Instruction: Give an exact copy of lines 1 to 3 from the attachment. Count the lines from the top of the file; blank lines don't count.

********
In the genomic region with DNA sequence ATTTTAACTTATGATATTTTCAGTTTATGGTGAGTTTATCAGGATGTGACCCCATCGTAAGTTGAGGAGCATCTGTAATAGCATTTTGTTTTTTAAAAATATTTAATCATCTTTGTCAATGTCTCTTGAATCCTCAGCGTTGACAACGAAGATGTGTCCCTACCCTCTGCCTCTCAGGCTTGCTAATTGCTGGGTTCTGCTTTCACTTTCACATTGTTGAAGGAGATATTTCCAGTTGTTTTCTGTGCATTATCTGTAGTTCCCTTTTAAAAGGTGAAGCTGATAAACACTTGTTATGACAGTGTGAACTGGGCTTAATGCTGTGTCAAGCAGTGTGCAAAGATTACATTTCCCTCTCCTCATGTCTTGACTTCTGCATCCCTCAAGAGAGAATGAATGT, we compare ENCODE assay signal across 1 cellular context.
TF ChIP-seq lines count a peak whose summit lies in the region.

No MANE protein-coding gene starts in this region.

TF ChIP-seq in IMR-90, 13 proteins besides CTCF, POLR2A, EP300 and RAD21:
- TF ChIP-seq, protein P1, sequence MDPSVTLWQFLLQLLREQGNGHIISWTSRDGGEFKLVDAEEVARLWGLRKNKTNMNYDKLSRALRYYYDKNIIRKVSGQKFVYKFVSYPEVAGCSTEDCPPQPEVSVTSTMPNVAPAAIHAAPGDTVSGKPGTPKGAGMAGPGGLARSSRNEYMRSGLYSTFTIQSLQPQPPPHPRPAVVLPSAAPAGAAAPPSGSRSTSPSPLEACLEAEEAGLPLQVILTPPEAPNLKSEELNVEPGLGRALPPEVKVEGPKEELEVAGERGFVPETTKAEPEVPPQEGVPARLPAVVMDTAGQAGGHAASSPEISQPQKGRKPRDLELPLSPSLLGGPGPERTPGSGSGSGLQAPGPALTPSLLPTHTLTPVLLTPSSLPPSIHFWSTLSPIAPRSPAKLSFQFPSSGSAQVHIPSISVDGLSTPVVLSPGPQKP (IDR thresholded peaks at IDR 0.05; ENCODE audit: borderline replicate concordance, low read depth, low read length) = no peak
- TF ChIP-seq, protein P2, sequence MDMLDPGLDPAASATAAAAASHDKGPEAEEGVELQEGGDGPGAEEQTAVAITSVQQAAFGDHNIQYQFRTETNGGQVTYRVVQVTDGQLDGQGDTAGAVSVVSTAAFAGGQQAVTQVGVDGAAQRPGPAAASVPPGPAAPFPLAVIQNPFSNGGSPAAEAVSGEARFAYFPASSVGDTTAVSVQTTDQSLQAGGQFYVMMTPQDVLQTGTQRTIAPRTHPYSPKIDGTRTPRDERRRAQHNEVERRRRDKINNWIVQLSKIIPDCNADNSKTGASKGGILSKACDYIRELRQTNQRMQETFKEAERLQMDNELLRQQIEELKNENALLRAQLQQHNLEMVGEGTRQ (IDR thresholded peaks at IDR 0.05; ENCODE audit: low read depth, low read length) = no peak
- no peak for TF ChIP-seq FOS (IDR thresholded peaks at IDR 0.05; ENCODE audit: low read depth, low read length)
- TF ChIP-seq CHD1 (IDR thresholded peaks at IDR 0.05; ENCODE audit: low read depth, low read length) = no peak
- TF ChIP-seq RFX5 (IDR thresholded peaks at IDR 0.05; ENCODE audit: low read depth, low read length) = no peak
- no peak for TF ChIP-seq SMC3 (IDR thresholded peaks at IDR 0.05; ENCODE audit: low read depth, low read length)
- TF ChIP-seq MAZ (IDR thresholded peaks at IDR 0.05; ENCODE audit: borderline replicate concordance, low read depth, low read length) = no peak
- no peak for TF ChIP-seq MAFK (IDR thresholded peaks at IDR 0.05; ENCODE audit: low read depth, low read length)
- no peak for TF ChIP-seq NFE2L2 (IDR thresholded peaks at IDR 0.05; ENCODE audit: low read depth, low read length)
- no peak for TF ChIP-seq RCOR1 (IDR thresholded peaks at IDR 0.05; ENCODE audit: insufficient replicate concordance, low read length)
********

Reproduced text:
In the genomic region with DNA sequence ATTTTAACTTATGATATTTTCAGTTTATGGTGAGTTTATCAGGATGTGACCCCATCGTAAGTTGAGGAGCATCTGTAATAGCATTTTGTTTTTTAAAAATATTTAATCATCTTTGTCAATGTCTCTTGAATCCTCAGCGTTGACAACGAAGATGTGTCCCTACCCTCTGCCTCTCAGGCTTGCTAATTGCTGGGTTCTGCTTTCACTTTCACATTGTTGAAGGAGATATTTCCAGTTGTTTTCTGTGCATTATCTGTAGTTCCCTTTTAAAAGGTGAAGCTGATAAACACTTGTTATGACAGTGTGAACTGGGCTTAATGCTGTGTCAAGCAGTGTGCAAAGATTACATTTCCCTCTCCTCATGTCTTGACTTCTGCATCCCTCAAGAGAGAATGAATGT, we compare ENCODE assay signal across 1 cellular context.
TF ChIP-seq lines count a peak whose summit lies in the region.

No MANE protein-coding gene starts in this region.